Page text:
Local weather reports an ensuing cyclonic storm;
strong winds weighed down unsettled conditions,
high temperatures set to drop. Studies showed
I was unable to cope at school, due to the current climate.
Evidence suggests it was a mistake for my headmistress
(Mrs T) to prevent me going home after ringing for news
from the payphone in the corridor. Medical experts
had already informed my mother of her final diagnosis, earlier
that day. Evidence suggests I didn’t give a flying fig what my
teachers told me. Linguists approximate my Brighton accent
and highly volatile state may have made that sound like I said
something else. CCTV footage captured my escape, accurately.
Linguists suggest Mrs T wasn’t aware, they are fluent in sarcasm.
Local weather updates: extended outlook for the next three
to five days would include extensive facial precipitation,
broken cirrus skies, and the prevailing winds were likely
to, and did bring, a silent tempest into No.18 Elizabeth Close.
Medical experts/Head of Gynaecology scheduled her
hysterectomy immediately. I had the first taste of the threat of immense
loss – one expert claimed. An unnamed source let me smoke
in the garden, for that period, after Dad had gone to bed.
Local weather on my first visit was boiling; my single steps
echoing in the plastic corridors leading to Mum’s ward. Reports
suggest Dad just couldn’t face it. Rumour has it my brother
was at school. Humidity levels in the unit were high on tepid urine;
evaporation from near to, and around the claustrophobic
collective of full or partly leaking catheter bags and drainage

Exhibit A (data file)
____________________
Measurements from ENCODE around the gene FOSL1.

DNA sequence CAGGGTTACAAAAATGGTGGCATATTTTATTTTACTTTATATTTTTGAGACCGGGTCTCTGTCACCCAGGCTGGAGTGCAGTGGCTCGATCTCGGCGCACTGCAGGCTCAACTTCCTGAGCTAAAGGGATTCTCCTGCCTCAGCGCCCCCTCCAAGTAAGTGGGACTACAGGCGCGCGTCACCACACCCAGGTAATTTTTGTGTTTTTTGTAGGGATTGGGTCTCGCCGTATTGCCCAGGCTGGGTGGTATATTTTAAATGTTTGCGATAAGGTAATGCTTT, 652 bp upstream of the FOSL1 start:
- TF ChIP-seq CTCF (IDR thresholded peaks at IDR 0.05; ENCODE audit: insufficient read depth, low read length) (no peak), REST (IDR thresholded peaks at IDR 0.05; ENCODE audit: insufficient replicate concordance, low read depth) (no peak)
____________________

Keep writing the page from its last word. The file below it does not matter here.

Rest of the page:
tubes. University studies say there are too few nurses. No
shit Sherlock, evidence suggests. I forgot how to breathe and
suffered a vasovagal syncope, causing a sudden drop in my heart
rate and blood pressure, resulting in temporary loss of consciousness.
(Nutritionists approximated my blood sugar was alarmingly low due
to a self-induced period of voluntary starvation; initial signs
of severe hypoglycaemia, symptomatic of an early case of body
dysmorphia.) CCTV showed my Mum’s mouth was dry and no-one
had helped her drink through her straw for 4 hours and 32 minutes.
It was the hardest straw I’d ever held. There is no need to speak.
Presence is pinnacle. I saw a shine in a half open eye; I desperately
didn’t want it to go anywhere yet. Marketing suggests the BLT
from the brown canteen on the way out was delicious. Linguists
suggest they are liars. Linguists don’t realise words mean nothing.
Amy Neilson Smith
Bio: Poet, Sensory Performance Artist, Actress, Multisensory Designer & Creative Director for A Blind Bit of Difference – an inclusive arts & (VI) charity using dance & Sensory Spoken Word to explore colour through taste, touch & smell; her immersive 3-D human poetry installation debuted at Richmix & Amy innovates ‘Accessible Film’ with filmmaker Kate Dangerfield.